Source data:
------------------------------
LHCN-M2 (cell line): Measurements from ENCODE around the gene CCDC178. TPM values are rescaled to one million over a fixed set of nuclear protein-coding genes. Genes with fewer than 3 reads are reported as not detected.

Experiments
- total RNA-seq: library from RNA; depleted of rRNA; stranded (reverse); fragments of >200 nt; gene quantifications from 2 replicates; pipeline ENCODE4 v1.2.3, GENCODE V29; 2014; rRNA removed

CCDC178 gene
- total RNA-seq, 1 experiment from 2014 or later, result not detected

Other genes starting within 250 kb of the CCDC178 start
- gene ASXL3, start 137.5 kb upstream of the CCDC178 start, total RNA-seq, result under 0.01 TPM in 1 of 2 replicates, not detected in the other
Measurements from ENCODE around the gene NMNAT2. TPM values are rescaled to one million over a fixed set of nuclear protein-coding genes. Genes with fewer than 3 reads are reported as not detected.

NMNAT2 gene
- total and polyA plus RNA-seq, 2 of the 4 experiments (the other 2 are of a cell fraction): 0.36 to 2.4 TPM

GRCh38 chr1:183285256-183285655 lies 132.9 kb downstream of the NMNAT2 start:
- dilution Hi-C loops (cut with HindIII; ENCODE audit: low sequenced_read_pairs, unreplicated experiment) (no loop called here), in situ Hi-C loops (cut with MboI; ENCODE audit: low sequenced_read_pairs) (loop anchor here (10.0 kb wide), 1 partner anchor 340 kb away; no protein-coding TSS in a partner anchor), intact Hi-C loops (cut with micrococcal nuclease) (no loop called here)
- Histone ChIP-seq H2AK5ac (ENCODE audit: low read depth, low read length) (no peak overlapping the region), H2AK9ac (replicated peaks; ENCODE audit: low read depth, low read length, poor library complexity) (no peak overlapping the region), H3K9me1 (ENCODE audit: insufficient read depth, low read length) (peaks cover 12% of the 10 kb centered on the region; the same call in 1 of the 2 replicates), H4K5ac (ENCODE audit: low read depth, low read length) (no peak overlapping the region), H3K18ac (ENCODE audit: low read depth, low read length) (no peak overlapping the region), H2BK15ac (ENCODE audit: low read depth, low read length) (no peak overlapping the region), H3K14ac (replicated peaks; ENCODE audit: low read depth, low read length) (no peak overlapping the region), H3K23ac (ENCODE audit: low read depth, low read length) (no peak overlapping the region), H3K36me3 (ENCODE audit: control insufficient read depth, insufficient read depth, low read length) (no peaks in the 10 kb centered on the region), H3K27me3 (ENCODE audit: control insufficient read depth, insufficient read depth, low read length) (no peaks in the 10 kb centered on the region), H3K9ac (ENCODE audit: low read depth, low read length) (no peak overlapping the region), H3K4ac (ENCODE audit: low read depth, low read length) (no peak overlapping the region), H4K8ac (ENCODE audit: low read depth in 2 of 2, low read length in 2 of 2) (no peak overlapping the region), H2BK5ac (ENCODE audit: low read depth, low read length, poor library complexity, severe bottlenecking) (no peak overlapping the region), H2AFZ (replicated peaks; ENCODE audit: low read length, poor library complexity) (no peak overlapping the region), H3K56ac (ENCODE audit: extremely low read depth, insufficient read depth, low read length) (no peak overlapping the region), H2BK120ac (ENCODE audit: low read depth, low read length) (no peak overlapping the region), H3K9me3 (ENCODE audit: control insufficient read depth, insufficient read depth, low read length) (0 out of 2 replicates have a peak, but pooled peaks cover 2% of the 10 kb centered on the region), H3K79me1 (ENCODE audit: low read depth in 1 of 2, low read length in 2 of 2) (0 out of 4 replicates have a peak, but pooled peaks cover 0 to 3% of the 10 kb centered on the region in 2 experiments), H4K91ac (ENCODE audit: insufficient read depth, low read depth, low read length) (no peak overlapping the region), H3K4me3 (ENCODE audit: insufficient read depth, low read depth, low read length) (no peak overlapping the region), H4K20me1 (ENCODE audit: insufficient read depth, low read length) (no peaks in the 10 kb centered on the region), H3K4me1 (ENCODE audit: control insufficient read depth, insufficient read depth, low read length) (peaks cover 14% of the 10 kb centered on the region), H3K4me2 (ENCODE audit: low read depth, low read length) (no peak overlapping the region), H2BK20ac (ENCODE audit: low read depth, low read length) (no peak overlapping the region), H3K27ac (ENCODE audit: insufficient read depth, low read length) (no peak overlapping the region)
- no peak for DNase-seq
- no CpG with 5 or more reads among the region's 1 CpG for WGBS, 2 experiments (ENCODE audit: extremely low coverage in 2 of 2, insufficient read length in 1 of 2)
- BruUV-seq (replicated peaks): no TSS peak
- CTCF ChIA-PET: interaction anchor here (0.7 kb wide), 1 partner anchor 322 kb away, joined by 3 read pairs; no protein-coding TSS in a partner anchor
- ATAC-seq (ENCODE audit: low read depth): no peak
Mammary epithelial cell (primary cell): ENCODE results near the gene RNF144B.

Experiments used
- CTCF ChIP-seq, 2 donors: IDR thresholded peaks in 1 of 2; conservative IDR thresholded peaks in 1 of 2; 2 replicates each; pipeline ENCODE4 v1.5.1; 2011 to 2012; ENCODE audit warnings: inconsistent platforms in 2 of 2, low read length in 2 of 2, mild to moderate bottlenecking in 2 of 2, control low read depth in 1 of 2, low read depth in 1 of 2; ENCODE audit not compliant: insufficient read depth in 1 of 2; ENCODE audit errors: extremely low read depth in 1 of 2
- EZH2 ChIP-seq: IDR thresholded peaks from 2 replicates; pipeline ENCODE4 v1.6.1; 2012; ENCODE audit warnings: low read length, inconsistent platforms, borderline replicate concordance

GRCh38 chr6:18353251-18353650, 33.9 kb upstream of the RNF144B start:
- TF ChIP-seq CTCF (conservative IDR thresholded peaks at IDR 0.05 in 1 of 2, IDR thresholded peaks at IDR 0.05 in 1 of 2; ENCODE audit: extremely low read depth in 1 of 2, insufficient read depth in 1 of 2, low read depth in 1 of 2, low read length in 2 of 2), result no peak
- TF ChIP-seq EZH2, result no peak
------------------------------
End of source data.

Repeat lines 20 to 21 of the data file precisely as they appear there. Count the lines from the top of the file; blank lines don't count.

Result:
Experiments used
- CTCF ChIP-seq, 2 donors: IDR thresholded peaks in 1 of 2; conservative IDR thresholded peaks in 1 of 2; 2 replicates each; pipeline ENCODE4 v1.5.1; 2011 to 2012; ENCODE audit warnings: inconsistent platforms in 2 of 2, low read length in 2 of 2, mild to moderate bottlenecking in 2 of 2, control low read depth in 1 of 2, low read depth in 1 of 2; ENCODE audit not compliant: insufficient read depth in 1 of 2; ENCODE audit errors: extremely low read depth in 1 of 2